The two great conceptual revolutions of twentieth-century science, the overturning of classical physics by Werner Heisenberg and the overturning of the foundations of mathematics by Kurt Gödel, occurred within six years of each other within the narrow boundaries of German-speaking Europe. ...A study of the historical background of German intellectual life in the 1920s reveals strong links between them. Physicists and mathematicians were exposed simultaneously to external influences that pushed them along parallel paths. ...Two people who came early and strongly under the influence of Spengler's philosophy were the mathematician Hermann Weyl and the physicist Erwin Schrödinger. ...Weyle and Schrödinger agreed with Spengler that the coming revolution would sweep away the principle of physical causality. The erstwhile revolutionaries David Hilbert and Albert Einstein found themselves in the unaccustomed role of defenders of the status quo, Hilbert defending the primacy of formal logic in the foundations of mathematics, Einstein defending the primacy of causality in physics. In the short run, Hilbert and Einstein were defeated and the Spenglerian ideology of revolution triumphed, both in physics and in mathematics. Heisenberg discovered the true limits of causality in atomic processes, and Gödel discovered the limits of formal deduction and proof in mathematics. And, as often happens in the history of intellectual revolutions, the achievement of revolutionary goals destroyed the revolutionary ideology that gave them birth. The visions of Spengler, having served their purpose, rapidly became irrelevant.
At the risk of seeming ridiculous, let me say that the true revolutionary is guided by a great feeling of love. It is impossible to think of a genuine revolutionary lacking this quality. Perhaps it is one of the great dramas of the leader that he or she must combine a passionate spirit with a cold intelligence and make painful decisions without flinching. Our vanguard revolutionaries must idealize this love of the people, of the most sacred causes, and make it one and indivisible. They cannot descend, with small doses of daily affection, to the level where ordinary people put their love into practice.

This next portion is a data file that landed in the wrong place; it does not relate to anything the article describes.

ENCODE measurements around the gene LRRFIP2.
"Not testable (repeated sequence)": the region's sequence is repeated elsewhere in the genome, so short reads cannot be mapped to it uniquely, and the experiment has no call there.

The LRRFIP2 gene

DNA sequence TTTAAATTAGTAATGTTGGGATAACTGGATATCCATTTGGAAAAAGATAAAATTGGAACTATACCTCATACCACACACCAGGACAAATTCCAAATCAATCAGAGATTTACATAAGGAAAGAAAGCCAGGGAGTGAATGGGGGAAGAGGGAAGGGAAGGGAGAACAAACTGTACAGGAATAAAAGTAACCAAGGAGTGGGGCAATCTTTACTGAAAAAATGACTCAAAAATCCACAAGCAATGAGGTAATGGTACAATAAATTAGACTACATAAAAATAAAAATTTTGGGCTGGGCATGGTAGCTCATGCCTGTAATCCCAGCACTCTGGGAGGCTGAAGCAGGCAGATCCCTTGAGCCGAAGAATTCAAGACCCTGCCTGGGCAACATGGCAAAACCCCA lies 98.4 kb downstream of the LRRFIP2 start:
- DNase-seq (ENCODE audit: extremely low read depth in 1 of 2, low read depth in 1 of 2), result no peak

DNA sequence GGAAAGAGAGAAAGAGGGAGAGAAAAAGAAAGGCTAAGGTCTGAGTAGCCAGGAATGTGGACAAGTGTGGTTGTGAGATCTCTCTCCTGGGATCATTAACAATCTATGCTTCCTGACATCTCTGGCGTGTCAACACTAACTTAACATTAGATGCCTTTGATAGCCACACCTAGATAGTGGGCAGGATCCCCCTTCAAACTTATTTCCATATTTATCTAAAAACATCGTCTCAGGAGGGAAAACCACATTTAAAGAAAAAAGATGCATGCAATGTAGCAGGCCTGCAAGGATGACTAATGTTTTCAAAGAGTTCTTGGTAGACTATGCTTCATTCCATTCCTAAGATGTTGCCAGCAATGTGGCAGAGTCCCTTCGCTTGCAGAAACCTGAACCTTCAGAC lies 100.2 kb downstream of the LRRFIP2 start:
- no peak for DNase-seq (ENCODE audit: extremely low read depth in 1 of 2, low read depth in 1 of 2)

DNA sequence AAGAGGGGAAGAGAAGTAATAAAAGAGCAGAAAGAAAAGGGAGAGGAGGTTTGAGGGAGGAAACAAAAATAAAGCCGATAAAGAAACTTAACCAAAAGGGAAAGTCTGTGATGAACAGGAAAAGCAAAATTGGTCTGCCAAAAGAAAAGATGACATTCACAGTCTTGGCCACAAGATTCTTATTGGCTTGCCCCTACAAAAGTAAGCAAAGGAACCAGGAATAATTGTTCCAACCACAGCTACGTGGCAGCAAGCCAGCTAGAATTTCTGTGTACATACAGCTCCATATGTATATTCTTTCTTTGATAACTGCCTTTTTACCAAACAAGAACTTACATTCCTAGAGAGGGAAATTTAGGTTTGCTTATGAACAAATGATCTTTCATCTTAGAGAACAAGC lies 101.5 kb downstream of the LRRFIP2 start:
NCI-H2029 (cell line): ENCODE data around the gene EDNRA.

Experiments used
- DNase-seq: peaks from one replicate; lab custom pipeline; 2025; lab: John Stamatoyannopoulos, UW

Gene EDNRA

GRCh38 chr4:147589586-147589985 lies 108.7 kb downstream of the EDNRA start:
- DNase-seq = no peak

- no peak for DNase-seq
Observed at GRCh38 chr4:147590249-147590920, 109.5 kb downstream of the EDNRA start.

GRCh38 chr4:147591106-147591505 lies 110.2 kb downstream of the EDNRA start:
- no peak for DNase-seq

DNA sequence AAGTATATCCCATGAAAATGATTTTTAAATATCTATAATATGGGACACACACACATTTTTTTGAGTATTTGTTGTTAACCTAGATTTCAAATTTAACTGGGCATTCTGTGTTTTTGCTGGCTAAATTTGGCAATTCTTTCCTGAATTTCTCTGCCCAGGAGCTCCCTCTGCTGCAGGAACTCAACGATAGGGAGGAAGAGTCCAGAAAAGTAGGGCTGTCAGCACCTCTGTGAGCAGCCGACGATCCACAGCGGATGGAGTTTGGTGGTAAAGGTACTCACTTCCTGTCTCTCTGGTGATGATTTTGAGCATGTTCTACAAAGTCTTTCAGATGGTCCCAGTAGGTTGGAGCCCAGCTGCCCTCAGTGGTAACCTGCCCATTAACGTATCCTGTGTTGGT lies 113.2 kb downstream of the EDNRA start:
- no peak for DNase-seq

The leaders of the revolution have children just beginning to talk, who are not learning to call their fathers by name; wives, from whom they have to be separated as part of the general sacrifice of their lives to bring the revolution to its fulfilment; the circle of their friends is limited strictly to the number of fellow revolutionists. There is no life outside of the revolution.
In these circumstances one must have a great deal of humanity and a strong sense of justice and truth in order not to fall into extreme dogmatism and cold scholasticism, into isolation from the masses. We must strive every day so that this love of living humanity will be transformed into actual deeds, into acts that serve as examples, as a moving force.
Excerpts from the two paragraphs above have sometimes been quoted in abbreviated form: At the risk of seeming ridiculous, let me say that the true revolutionary is guided by a great feeling of love. It is impossible to think of a genuine revolutionary lacking this quality... We must strive every day so that this love of living humanity will be transformed into actual deeds, into acts that serve as examples, as a moving force.
Variant translation: One must have a large dose of humanity, a large dose of a sense of justice and truth in order to avoid dogmatic extremes, cold scholasticism, or an isolation from the masses. We must strive every day so that this love of living humanity is transformed into actual deeds, into acts that serve as examples, as a moving force.
State authority can never be an end in itself; for, if that were so, any kind of tyranny would be inviolable and sacred. If a government uses the instruments of power in its hands for the purpose of leading a people to ruin, then rebellion is not only the right but also the duty of every individual citizen.
If this avenue [of democratic political revolution] be shut to the call of sufferance, it will make itself heard through that of force, and we shall go on, as other nations are doing, in the endless circle of oppression, rebellion, reformation.
Thomas Jefferson, quoted in The American Revolution of 1800: How Thomas Jefferson Rescued Democracy from Tyranny and Faction—And What This Means Today by Dan Sisson and Thom Hartmann (2014), p. 215
As it was 189 years ago, so today the cause of America is a revolutionary cause. And I am proud this morning to salute you as fellow revolutionaries. Neither you nor I are willing to accept the tyranny of poverty, nor the dictatorship of ignorance, nor the despotism of ill health, nor the oppression of bias and prejudice and bigotry. We want change. We want progress. We want it both abroad and at home—and we aim to get it.
Lyndon B. Johnson, remarks to college students employed by the government during the summer (August 4, 1965); in Public Papers of the Presidents of the United States: Lyndon B. Johnson, 1965, book 2, p. 830